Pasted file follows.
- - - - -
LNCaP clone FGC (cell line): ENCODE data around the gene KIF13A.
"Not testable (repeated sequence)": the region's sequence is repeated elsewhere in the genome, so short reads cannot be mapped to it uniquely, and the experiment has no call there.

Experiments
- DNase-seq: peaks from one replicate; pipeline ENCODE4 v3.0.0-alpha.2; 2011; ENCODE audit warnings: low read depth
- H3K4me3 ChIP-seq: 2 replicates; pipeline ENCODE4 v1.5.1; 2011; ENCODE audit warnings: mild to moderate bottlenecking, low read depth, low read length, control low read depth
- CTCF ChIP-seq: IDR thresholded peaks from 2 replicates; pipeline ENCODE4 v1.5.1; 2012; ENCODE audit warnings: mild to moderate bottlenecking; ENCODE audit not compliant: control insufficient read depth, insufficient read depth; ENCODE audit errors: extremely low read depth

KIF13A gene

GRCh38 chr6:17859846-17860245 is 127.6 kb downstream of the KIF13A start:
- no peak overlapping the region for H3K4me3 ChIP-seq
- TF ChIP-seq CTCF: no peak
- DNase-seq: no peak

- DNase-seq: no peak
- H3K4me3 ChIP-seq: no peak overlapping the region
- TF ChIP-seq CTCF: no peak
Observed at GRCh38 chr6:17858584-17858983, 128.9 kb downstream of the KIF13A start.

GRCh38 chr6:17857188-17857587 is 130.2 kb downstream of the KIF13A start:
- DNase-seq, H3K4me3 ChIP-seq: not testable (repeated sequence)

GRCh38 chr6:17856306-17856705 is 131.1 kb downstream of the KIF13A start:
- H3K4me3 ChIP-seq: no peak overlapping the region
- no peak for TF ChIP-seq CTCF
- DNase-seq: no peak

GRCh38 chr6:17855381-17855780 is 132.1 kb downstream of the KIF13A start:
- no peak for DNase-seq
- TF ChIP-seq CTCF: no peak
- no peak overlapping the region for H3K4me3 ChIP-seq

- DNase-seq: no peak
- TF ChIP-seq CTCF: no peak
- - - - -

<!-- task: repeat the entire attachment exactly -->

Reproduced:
LNCaP clone FGC (cell line): ENCODE data around the gene KIF13A.
"Not testable (repeated sequence)": the region's sequence is repeated elsewhere in the genome, so short reads cannot be mapped to it uniquely, and the experiment has no call there.

Experiments
- DNase-seq: peaks from one replicate; pipeline ENCODE4 v3.0.0-alpha.2; 2011; ENCODE audit warnings: low read depth
- H3K4me3 ChIP-seq: 2 replicates; pipeline ENCODE4 v1.5.1; 2011; ENCODE audit warnings: mild to moderate bottlenecking, low read depth, low read length, control low read depth
- CTCF ChIP-seq: IDR thresholded peaks from 2 replicates; pipeline ENCODE4 v1.5.1; 2012; ENCODE audit warnings: mild to moderate bottlenecking; ENCODE audit not compliant: control insufficient read depth, insufficient read depth; ENCODE audit errors: extremely low read depth

KIF13A gene

GRCh38 chr6:17859846-17860245 is 127.6 kb downstream of the KIF13A start:
- no peak overlapping the region for H3K4me3 ChIP-seq
- TF ChIP-seq CTCF: no peak
- DNase-seq: no peak

- DNase-seq: no peak
- H3K4me3 ChIP-seq: no peak overlapping the region
- TF ChIP-seq CTCF: no peak
Observed at GRCh38 chr6:17858584-17858983, 128.9 kb downstream of the KIF13A start.

GRCh38 chr6:17857188-17857587 is 130.2 kb downstream of the KIF13A start:
- DNase-seq, H3K4me3 ChIP-seq: not testable (repeated sequence)

GRCh38 chr6:17856306-17856705 is 131.1 kb downstream of the KIF13A start:
- H3K4me3 ChIP-seq: no peak overlapping the region
- no peak for TF ChIP-seq CTCF
- DNase-seq: no peak

GRCh38 chr6:17855381-17855780 is 132.1 kb downstream of the KIF13A start:
- no peak for DNase-seq
- TF ChIP-seq CTCF: no peak
- no peak overlapping the region for H3K4me3 ChIP-seq

- DNase-seq: no peak
- TF ChIP-seq CTCF: no peak